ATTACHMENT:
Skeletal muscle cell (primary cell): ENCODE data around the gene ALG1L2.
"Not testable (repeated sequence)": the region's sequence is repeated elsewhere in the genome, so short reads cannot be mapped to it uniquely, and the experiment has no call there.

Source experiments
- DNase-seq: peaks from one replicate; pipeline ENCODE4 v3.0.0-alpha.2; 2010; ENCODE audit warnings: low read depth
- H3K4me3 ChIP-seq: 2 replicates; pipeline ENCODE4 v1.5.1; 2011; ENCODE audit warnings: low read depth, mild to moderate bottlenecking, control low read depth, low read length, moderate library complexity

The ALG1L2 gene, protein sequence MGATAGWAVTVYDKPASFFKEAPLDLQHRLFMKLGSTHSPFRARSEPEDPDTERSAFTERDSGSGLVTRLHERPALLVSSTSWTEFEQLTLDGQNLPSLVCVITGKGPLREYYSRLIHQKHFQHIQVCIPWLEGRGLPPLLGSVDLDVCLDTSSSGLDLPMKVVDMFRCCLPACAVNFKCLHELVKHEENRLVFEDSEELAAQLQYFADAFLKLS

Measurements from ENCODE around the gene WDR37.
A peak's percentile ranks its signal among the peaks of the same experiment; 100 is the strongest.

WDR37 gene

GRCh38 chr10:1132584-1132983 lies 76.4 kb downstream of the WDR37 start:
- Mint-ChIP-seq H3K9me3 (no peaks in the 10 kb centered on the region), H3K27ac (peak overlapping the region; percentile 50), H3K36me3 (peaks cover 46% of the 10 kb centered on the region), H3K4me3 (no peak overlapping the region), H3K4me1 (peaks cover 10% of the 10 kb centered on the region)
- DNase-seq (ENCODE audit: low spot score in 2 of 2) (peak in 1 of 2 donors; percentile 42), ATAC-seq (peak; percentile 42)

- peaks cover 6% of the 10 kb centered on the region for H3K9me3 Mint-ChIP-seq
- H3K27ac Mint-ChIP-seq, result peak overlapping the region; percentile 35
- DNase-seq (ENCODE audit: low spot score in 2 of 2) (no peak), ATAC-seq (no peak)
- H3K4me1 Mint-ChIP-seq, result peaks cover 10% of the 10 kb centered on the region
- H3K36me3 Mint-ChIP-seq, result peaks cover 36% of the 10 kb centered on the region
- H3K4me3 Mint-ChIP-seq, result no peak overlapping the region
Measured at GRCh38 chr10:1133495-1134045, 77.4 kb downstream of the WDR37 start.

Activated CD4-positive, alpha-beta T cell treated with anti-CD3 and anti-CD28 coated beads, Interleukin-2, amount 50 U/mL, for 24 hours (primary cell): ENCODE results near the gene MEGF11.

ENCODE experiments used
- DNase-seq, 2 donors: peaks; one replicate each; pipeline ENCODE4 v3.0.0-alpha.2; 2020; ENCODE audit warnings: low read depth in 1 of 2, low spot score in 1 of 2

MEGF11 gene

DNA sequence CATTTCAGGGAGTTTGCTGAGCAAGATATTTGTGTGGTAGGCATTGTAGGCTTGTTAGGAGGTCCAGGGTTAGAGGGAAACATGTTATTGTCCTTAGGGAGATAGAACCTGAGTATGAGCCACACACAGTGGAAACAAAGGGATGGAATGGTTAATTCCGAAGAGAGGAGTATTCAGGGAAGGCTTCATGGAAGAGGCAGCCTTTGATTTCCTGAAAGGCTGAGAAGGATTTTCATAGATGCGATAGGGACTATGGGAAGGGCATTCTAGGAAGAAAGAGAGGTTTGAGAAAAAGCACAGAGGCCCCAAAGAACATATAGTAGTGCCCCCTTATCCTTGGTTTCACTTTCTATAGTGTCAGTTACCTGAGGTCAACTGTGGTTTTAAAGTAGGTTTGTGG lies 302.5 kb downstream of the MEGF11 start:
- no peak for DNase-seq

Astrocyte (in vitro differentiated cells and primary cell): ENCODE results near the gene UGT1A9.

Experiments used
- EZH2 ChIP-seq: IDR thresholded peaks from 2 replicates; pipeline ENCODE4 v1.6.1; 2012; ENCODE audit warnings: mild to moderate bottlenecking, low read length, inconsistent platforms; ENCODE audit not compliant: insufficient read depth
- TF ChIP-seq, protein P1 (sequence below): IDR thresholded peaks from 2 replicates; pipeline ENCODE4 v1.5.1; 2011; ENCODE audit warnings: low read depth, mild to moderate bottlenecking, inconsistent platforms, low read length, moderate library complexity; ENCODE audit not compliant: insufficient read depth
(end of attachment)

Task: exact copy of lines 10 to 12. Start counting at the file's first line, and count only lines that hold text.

GRCh38 chr10:1132584-1132983 lies 76.4 kb downstream of the WDR37 start:
- Mint-ChIP-seq H3K9me3 (no peaks in the 10 kb centered on the region), H3K27ac (peak overlapping the region; percentile 50), H3K36me3 (peaks cover 46% of the 10 kb centered on the region), H3K4me3 (no peak overlapping the region), H3K4me1 (peaks cover 10% of the 10 kb centered on the region)
- DNase-seq (ENCODE audit: low spot score in 2 of 2) (peak in 1 of 2 donors; percentile 42), ATAC-seq (peak; percentile 42)